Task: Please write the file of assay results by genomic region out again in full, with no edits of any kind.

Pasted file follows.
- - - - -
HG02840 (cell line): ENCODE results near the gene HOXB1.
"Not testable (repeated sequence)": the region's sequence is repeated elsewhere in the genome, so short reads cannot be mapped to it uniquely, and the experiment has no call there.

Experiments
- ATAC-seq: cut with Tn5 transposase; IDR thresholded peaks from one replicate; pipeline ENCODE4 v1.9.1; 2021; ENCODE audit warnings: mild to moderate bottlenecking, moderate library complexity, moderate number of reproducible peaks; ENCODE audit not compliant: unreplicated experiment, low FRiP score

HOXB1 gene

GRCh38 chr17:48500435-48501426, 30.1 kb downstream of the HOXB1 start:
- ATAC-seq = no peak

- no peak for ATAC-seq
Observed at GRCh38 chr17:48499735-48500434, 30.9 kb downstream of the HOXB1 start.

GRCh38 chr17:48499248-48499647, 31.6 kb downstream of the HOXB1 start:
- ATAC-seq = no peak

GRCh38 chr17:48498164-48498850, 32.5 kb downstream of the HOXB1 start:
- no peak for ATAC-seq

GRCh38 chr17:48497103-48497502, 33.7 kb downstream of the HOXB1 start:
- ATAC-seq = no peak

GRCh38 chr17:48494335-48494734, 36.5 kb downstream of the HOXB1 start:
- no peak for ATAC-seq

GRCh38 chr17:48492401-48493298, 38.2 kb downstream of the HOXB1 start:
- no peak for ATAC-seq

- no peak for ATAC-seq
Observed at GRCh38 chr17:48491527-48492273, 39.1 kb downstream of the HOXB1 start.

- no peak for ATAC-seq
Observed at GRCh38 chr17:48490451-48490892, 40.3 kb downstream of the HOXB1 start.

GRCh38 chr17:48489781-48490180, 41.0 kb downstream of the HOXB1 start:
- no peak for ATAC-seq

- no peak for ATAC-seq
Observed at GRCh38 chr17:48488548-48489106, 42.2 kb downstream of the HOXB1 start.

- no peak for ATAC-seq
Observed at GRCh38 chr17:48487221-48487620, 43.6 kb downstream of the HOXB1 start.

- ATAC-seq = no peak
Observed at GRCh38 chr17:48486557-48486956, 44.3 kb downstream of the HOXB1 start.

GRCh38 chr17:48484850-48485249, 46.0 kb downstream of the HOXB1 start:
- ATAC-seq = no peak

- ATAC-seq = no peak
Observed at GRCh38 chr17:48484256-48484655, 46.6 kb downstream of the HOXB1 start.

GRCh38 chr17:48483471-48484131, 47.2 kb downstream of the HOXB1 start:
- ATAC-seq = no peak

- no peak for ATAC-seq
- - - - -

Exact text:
HG02840 (cell line): ENCODE results near the gene HOXB1.
"Not testable (repeated sequence)": the region's sequence is repeated elsewhere in the genome, so short reads cannot be mapped to it uniquely, and the experiment has no call there.

Experiments
- ATAC-seq: cut with Tn5 transposase; IDR thresholded peaks from one replicate; pipeline ENCODE4 v1.9.1; 2021; ENCODE audit warnings: mild to moderate bottlenecking, moderate library complexity, moderate number of reproducible peaks; ENCODE audit not compliant: unreplicated experiment, low FRiP score

HOXB1 gene

GRCh38 chr17:48500435-48501426, 30.1 kb downstream of the HOXB1 start:
- ATAC-seq = no peak

- no peak for ATAC-seq
Observed at GRCh38 chr17:48499735-48500434, 30.9 kb downstream of the HOXB1 start.

GRCh38 chr17:48499248-48499647, 31.6 kb downstream of the HOXB1 start:
- ATAC-seq = no peak

GRCh38 chr17:48498164-48498850, 32.5 kb downstream of the HOXB1 start:
- no peak for ATAC-seq

GRCh38 chr17:48497103-48497502, 33.7 kb downstream of the HOXB1 start:
- ATAC-seq = no peak

GRCh38 chr17:48494335-48494734, 36.5 kb downstream of the HOXB1 start:
- no peak for ATAC-seq

GRCh38 chr17:48492401-48493298, 38.2 kb downstream of the HOXB1 start:
- no peak for ATAC-seq

- no peak for ATAC-seq
Observed at GRCh38 chr17:48491527-48492273, 39.1 kb downstream of the HOXB1 start.

- no peak for ATAC-seq
Observed at GRCh38 chr17:48490451-48490892, 40.3 kb downstream of the HOXB1 start.

GRCh38 chr17:48489781-48490180, 41.0 kb downstream of the HOXB1 start:
- no peak for ATAC-seq

- no peak for ATAC-seq
Observed at GRCh38 chr17:48488548-48489106, 42.2 kb downstream of the HOXB1 start.

- no peak for ATAC-seq
Observed at GRCh38 chr17:48487221-48487620, 43.6 kb downstream of the HOXB1 start.

- ATAC-seq = no peak
Observed at GRCh38 chr17:48486557-48486956, 44.3 kb downstream of the HOXB1 start.

GRCh38 chr17:48484850-48485249, 46.0 kb downstream of the HOXB1 start:
- ATAC-seq = no peak

- ATAC-seq = no peak
Observed at GRCh38 chr17:48484256-48484655, 46.6 kb downstream of the HOXB1 start.

GRCh38 chr17:48483471-48484131, 47.2 kb downstream of the HOXB1 start:
- ATAC-seq = no peak

- no peak for ATAC-seq